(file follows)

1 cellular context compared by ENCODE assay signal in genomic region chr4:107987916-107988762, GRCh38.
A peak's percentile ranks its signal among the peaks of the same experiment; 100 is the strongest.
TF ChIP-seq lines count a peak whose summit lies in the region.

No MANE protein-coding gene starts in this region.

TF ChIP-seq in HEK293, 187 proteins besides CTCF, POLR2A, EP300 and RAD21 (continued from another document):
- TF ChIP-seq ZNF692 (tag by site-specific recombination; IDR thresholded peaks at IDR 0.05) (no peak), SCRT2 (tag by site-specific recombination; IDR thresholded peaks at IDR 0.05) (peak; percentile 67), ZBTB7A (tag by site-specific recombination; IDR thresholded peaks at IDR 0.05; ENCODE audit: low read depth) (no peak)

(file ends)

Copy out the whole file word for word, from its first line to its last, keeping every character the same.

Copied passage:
1 cellular context compared by ENCODE assay signal in genomic region chr4:107987916-107988762, GRCh38.
A peak's percentile ranks its signal among the peaks of the same experiment; 100 is the strongest.
TF ChIP-seq lines count a peak whose summit lies in the region.

No MANE protein-coding gene starts in this region.

TF ChIP-seq in HEK293, 187 proteins besides CTCF, POLR2A, EP300 and RAD21 (continued from another document):
- TF ChIP-seq ZNF692 (tag by site-specific recombination; IDR thresholded peaks at IDR 0.05) (no peak), SCRT2 (tag by site-specific recombination; IDR thresholded peaks at IDR 0.05) (peak; percentile 67), ZBTB7A (tag by site-specific recombination; IDR thresholded peaks at IDR 0.05; ENCODE audit: low read depth) (no peak)